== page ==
“Churchillian” Foreign Policy Since 1945: Imperial Establishment’s Ideological Adjustments to Managing British Power, and Interests in Post Colonial Britain.

“Churchillian” Foreign Policy Since 1945: Imperial Establishment’s Ideological Adjustments to Managing British Power, and Interests in Post Colonial Britain.

By 1870 when the traders were pushing to open an even wider market, for example, in South America in places such as Brazil, a colony, thus, was not necessarily a commercial advantage over a non-colonial area for them. In fact they thought that absence of official British control was more practical. This was because of bureaucratic procedures in the colonies. The traders, however, thought that in order to prevent other European and US competitors from moving into and taking over their established markets, a minimum British presence was satisfactory. Therefore, due to her fast expanding economy in the nineteenth century, Parliament in Britain had gradually adopted the free trade idea of Adam Smith which involved removing trade barriers between states in favour of open international trading, where trade goods could be bought and sold freely in the most suitable market; with the Empire increasingly being regarded as a commercial advantage only in so far as it provided a ready and secure outlet. To this extent safeguarding it from the influence of other powers was considered important.

The circumstances up to the Second World War and after, which have been discussed, however, brought British presence in the colonies to a minimum that, ironically, British investors and traders had been preferring as far back as the nineteenth century. This substantial degree of reduction in British governmental presence came about by the evolution of the Modern Commonwealth. Although many traders preferred a minimum British presence, i.e. relieved of the apparatus of imperial control, nevertheless it was not this but only the pressures and especially the abruptness of the crisis after the Second World War which actually made Britain proceed with the creation of the Commonwealth. This minimum British presence in her sphere of influence, was to help safeguard her commercial interests from falling into the hands of other power such as the Soviets or other Western competitors after the War. Since with or without an Empire free trade could exist in any event; it was a question of how to maintain, effectively, an established outlet for the UK and, most importantly, to protect the sterling area after the War which gave an important incentive to retaining the minimum British presence that was embodied in the solution of the Modern Commonwealth.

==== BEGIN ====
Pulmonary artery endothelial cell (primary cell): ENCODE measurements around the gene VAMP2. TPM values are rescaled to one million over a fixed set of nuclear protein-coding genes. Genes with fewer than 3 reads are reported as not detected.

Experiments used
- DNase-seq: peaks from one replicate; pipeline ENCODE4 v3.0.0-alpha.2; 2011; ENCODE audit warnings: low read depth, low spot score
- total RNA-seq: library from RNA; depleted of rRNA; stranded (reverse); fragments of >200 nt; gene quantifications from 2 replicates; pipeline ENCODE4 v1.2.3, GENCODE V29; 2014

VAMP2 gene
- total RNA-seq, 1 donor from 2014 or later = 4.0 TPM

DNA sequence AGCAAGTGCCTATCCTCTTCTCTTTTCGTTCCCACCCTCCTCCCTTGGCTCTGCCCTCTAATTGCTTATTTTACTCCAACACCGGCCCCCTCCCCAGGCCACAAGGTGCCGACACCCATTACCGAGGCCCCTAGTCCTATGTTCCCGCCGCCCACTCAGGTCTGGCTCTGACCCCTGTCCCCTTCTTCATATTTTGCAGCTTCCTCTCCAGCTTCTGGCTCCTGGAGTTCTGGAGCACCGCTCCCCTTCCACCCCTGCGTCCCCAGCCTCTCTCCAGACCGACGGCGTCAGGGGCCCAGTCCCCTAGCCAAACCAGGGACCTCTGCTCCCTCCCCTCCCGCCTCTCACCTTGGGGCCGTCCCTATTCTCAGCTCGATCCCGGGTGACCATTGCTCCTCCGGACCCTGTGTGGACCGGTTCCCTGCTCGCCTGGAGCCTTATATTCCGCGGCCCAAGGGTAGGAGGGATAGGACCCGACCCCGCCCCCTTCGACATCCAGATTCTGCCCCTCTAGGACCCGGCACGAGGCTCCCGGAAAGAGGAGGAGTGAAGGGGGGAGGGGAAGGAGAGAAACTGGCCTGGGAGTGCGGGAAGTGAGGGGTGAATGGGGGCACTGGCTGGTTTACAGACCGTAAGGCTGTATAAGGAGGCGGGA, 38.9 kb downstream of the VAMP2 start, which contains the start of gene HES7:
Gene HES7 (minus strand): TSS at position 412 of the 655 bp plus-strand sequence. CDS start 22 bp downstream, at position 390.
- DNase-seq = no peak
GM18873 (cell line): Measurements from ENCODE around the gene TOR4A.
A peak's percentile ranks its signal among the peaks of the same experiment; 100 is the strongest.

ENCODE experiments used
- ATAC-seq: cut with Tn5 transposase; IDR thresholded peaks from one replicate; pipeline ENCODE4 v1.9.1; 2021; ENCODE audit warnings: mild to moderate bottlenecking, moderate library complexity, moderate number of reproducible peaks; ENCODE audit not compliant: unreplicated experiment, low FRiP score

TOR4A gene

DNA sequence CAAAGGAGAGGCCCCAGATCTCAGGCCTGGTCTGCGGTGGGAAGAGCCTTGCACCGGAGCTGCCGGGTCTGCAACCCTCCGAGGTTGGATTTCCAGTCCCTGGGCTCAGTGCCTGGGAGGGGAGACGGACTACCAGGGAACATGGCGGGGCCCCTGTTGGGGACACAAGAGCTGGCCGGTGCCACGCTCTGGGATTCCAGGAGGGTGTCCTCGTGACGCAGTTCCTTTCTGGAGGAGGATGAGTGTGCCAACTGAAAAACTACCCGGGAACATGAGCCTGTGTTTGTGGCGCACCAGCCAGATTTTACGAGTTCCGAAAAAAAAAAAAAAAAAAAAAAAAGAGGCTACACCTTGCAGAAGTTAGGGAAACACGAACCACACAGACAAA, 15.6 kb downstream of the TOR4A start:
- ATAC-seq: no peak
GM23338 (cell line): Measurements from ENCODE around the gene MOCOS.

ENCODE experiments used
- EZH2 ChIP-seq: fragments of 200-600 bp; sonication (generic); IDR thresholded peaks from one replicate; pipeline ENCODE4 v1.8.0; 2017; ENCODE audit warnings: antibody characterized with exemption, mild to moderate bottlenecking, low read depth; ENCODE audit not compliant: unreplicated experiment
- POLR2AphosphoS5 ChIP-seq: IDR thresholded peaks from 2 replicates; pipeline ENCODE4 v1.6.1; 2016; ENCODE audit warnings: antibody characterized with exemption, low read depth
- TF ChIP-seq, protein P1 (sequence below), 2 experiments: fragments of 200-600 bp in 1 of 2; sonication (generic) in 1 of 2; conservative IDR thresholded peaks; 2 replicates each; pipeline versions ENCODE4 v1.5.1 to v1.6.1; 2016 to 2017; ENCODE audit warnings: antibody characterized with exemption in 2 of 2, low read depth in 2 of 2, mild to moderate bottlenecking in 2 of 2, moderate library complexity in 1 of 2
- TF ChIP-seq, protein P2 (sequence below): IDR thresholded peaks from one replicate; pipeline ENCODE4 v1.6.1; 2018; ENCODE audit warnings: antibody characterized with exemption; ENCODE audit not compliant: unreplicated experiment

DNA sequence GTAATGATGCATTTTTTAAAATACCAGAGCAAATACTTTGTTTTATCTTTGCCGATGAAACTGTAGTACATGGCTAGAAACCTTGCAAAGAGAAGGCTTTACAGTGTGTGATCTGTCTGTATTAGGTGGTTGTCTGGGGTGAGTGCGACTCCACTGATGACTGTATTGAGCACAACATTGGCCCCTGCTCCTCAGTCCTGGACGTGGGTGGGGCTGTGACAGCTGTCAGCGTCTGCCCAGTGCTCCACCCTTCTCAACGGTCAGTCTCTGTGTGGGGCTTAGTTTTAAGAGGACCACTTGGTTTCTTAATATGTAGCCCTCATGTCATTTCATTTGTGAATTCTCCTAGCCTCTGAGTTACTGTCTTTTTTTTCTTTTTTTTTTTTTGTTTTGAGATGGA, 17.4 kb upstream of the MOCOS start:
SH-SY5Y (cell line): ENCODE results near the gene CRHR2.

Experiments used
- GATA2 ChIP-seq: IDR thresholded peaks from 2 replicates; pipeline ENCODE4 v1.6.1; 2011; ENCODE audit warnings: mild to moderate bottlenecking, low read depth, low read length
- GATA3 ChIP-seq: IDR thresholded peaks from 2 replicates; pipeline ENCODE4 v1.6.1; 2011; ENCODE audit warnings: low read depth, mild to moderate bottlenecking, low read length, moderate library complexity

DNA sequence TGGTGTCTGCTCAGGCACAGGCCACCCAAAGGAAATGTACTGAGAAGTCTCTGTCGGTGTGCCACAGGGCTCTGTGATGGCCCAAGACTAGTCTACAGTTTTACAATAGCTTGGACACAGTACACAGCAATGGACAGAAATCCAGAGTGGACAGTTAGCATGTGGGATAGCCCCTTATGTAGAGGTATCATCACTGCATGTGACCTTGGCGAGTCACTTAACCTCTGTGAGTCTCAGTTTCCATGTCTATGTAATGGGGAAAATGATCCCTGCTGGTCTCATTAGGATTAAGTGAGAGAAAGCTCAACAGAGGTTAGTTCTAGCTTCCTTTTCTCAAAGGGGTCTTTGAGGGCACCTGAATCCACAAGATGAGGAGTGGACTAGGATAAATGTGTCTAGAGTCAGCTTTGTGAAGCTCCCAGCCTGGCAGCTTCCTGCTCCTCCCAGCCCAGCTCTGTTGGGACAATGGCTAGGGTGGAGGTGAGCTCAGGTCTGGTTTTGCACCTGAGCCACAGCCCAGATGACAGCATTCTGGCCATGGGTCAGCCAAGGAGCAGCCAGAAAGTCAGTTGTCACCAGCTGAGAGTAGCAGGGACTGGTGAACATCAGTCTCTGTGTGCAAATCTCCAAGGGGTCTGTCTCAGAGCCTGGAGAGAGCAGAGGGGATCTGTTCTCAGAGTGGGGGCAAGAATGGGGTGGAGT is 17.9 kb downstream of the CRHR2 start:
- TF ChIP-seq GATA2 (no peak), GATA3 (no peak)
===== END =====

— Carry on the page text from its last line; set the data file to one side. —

The determination to maintain Britain’s world roles, therefore, it could be said, was positively Churchillian, among the British political elite. Given the changed conditions, the British political elite with their skill of compromise managed to overcome the difficulties that were ahead of them in relation to the future of the Empire after 1945. In other words, the British political elite made the best out of a bad situation, as has been seen during the course of this thesis, above all in succeeding for the most part in holding the former imperial links together. It might be said that in the national consciousness, of the elite at least, a lesson had been learnt from the break-down of the first Empire with the loss of the American colonies. For after 1945 Britain granted independence to her colonies with the minimum degree of violence and overcame difficulties, such as the Muslim and Hindu confrontation in India. This was as a result of the Labour political elite’s skill in 1945-51. The Conservatives had Africa to deal with between 1951-63. Kenya and Uganda were the most difficult cases and the studies in Chapter Six indicated how they were resolved. The French on the other hand took a different course of action to maintain their interests.

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